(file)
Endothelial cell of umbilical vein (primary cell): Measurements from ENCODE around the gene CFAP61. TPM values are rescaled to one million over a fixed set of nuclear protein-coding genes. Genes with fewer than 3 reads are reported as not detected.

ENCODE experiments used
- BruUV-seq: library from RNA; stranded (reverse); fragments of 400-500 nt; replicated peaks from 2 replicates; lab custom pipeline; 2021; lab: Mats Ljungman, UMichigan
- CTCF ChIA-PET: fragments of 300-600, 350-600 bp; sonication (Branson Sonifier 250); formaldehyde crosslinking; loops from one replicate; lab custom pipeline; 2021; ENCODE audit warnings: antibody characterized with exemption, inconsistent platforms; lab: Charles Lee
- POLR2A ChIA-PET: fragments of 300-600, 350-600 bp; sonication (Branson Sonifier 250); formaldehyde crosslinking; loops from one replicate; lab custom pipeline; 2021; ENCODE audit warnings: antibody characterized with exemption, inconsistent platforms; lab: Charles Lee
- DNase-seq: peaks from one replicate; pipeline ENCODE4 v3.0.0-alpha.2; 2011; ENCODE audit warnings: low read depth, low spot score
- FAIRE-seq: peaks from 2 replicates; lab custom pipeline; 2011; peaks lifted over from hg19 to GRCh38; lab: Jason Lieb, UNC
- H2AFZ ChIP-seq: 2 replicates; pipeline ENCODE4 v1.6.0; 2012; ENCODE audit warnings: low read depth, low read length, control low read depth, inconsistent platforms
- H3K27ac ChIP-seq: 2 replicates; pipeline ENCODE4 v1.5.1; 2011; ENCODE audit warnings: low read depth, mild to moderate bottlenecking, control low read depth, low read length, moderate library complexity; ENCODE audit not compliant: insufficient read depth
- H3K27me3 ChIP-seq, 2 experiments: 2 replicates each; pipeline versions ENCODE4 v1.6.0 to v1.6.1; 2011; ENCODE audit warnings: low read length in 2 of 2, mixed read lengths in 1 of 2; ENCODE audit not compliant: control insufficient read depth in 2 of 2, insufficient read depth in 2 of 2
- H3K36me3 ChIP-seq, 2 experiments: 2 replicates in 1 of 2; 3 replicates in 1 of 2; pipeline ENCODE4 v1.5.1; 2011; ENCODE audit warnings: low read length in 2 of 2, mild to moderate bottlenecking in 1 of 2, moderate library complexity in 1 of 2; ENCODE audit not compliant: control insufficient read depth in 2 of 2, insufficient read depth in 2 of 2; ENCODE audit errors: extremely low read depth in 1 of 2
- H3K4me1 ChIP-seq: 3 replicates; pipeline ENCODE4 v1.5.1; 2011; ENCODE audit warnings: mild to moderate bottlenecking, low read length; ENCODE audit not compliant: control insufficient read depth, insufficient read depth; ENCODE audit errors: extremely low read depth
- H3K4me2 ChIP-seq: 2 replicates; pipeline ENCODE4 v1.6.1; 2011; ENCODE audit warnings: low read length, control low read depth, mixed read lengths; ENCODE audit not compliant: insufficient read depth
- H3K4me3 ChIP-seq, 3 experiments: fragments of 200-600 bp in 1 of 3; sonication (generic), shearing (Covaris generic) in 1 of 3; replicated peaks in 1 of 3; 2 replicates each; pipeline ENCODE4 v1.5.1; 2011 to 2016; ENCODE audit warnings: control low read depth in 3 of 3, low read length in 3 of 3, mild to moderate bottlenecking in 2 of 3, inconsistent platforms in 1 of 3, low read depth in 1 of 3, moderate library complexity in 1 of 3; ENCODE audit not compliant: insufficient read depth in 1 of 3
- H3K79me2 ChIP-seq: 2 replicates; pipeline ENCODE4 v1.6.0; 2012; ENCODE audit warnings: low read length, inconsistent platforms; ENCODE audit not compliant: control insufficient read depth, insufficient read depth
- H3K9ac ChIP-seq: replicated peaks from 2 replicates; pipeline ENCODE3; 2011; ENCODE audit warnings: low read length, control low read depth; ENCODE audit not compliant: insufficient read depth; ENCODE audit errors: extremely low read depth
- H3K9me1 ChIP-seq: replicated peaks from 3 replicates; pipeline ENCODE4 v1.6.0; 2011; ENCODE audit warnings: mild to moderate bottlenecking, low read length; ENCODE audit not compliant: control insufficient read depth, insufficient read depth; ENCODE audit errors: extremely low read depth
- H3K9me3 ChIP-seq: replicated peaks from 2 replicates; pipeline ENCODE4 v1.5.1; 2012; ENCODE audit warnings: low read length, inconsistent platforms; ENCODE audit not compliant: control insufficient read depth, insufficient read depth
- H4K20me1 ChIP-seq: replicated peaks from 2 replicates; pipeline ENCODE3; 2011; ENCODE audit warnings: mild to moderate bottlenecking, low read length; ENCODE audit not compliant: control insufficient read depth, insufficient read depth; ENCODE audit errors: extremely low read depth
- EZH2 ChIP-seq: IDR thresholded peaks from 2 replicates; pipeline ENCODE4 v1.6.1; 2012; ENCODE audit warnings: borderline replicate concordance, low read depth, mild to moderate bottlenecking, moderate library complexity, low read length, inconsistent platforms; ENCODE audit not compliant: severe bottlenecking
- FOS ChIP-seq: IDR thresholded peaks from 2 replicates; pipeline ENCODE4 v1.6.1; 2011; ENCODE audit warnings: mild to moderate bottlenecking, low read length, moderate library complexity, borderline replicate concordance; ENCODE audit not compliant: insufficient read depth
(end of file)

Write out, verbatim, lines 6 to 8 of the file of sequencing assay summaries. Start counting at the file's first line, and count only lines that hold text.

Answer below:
- DNase-seq: peaks from one replicate; pipeline ENCODE4 v3.0.0-alpha.2; 2011; ENCODE audit warnings: low read depth, low spot score
- FAIRE-seq: peaks from 2 replicates; lab custom pipeline; 2011; peaks lifted over from hg19 to GRCh38; lab: Jason Lieb, UNC
- H2AFZ ChIP-seq: 2 replicates; pipeline ENCODE4 v1.6.0; 2012; ENCODE audit warnings: low read depth, low read length, control low read depth, inconsistent platforms